In the first Techie Top Tip of 2019, Jordan, Technical wizard explains the benefits of oversizing an array.
"Oversizing a PV array in relation to the inverter is an easy and cost effective solution to maximise the benefits offered by solar PV. Put simply, it involves connecting an amount of solar panels that is greater in terms of Wattage than the rated capacity of the inverter; which allows the inverter to operate closer to its maximum output for longer periods throughout each day."
To understand how to oversize your PV arrays you must first know how to calculate their size. This can be done by multiplying the Wattage of a single solar panel by the total number of panels in the array. For example; 16 x 250W solar panels creates a 4000W (4kW) rated PV system.
To find out the size of an inverter either check the physical label on the unit or the data sheet online. If it’s an inverter that Segen sells then this information can be found under the respective tab on the products page of our portal. You’re generally looking for Rated Power or P AC.
On a typical 4kW PV system you may be tempted to choose a 4000W rated inverter to match the potential output of your array, but there are actually a few reasons why you may want to reconsider.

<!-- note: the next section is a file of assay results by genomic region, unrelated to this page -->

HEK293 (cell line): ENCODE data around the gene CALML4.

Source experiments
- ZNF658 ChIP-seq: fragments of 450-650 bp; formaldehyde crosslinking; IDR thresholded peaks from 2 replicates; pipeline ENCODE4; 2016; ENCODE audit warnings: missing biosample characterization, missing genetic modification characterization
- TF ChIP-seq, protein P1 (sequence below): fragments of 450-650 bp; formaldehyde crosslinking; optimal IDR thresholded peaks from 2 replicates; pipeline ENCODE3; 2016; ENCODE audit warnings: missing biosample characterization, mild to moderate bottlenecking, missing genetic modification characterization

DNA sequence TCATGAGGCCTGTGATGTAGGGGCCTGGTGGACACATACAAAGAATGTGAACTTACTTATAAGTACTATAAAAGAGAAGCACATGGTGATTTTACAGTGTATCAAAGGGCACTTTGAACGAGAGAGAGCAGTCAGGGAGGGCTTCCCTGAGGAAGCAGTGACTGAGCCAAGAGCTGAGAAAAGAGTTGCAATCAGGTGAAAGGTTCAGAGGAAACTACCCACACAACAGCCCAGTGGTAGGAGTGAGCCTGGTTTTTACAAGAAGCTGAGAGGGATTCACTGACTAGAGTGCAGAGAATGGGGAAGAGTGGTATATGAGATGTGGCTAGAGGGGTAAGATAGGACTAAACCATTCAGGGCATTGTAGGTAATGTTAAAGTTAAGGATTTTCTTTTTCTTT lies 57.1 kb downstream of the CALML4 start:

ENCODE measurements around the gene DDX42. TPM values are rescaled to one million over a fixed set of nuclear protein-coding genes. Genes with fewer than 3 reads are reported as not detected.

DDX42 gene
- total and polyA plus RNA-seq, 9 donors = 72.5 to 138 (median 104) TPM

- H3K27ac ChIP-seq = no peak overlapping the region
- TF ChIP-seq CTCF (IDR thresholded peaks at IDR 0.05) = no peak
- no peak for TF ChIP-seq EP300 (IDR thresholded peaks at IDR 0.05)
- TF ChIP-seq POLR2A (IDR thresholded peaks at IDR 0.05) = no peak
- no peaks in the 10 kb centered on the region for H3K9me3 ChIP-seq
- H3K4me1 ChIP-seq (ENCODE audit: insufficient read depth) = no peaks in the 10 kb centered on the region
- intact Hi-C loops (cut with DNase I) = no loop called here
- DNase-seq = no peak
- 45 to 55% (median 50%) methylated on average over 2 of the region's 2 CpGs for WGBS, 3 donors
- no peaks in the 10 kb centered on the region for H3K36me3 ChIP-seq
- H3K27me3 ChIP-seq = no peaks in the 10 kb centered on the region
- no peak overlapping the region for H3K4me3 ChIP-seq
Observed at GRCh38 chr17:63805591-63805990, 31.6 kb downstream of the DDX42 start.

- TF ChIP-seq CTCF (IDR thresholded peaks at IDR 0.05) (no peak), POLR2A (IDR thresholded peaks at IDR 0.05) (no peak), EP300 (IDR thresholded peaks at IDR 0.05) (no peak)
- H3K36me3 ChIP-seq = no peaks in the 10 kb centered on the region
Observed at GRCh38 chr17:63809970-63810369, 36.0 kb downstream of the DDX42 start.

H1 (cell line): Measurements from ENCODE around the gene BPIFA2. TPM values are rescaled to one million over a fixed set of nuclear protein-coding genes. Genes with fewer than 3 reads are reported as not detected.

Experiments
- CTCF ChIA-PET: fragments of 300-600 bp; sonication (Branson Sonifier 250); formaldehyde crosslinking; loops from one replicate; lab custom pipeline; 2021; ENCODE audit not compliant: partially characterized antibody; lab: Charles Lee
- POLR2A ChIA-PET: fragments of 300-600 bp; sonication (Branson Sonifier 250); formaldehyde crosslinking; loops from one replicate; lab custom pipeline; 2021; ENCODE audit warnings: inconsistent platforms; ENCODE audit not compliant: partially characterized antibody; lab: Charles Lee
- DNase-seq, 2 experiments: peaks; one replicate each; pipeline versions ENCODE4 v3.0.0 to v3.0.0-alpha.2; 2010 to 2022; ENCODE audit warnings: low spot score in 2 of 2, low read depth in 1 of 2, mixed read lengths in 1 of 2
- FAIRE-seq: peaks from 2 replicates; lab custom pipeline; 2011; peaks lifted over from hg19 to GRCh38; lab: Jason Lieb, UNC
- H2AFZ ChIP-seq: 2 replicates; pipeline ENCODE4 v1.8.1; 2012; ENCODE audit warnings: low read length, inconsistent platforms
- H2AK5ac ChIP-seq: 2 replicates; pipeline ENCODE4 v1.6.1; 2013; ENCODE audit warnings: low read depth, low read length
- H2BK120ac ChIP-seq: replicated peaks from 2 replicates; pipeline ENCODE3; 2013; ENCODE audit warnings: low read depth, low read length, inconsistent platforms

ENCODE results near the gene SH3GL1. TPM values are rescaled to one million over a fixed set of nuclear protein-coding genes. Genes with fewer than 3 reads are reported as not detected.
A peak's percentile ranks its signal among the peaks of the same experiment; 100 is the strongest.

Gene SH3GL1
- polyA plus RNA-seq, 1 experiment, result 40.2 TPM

Take a 250W rated panel as an example; this panel is only rated 250W based on STC (Standard Testing Conditions) and these conditions are rarely met in real environments. Panel output can be affected by temperature, weather, module defects, shading and even local wildlife. You may find due to a combination of these factors your PV system is generating considerably lower than its total panel rating in Watts (and if you don’t notice this, the homeowner usually does). Oversizing allows you to reduce the effects of these factors as the added modules should make up for everyday energy losses.
More importantly in the UK if you were to fit a 4000W rated inverter you would actually be exceeding the acceptable limit for installing under G83. The primary limitation of any PV system in the UK is what the DNO (District Network Operator) allows you to export back to the grid. Despite the upper limit of the UK domestic system climbing to 10kW’s recently - the rules regarding G83 and G59 have remained the same. As such you cannot exceed 3680W or 16A per phase without having to file under a G59 application.
The G83 limit of 3680W is based on the rated AC output of the solar inverter and not the potential Wattage of the total number of installed PV panels. This is why some installers choose to fit as many panels as possible within an inverter’s acceptable limits so that the system generates consistently higher than a typical system without there ever being any danger of the system exporting more than it should.